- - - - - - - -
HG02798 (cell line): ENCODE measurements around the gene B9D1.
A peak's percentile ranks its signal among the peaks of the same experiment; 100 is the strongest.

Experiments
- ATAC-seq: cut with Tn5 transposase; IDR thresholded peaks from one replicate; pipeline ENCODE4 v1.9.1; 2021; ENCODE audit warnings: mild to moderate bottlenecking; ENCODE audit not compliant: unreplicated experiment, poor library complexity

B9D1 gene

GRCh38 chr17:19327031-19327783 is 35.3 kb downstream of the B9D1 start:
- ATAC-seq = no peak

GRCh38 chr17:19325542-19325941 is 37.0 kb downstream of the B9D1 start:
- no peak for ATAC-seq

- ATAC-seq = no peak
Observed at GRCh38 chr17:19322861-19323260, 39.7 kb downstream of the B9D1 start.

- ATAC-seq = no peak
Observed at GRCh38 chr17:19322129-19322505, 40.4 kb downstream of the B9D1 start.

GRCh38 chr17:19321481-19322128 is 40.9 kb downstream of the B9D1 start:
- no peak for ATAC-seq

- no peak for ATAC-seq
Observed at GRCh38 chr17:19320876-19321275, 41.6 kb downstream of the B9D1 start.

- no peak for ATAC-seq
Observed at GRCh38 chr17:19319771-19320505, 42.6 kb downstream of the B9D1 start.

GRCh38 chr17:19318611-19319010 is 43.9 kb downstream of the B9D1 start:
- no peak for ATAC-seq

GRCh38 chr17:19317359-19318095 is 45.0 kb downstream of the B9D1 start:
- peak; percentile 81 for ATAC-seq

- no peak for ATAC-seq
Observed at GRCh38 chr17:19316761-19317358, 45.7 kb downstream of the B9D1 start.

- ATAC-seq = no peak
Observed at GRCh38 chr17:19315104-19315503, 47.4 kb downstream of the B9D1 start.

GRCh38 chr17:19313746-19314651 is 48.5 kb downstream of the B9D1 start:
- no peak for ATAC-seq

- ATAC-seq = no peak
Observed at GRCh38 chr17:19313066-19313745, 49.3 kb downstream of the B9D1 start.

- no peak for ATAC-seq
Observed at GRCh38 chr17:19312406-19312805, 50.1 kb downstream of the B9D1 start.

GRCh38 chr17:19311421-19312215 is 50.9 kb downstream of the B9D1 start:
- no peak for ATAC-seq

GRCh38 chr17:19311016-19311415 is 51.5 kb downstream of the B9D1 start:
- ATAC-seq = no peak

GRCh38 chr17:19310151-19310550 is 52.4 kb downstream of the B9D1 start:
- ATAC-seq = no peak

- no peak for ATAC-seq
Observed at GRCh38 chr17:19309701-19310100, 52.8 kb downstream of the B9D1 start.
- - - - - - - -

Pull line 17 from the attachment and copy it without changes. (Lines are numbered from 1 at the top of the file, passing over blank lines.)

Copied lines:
Observed at GRCh38 chr17:19320876-19321275, 41.6 kb downstream of the B9D1 start.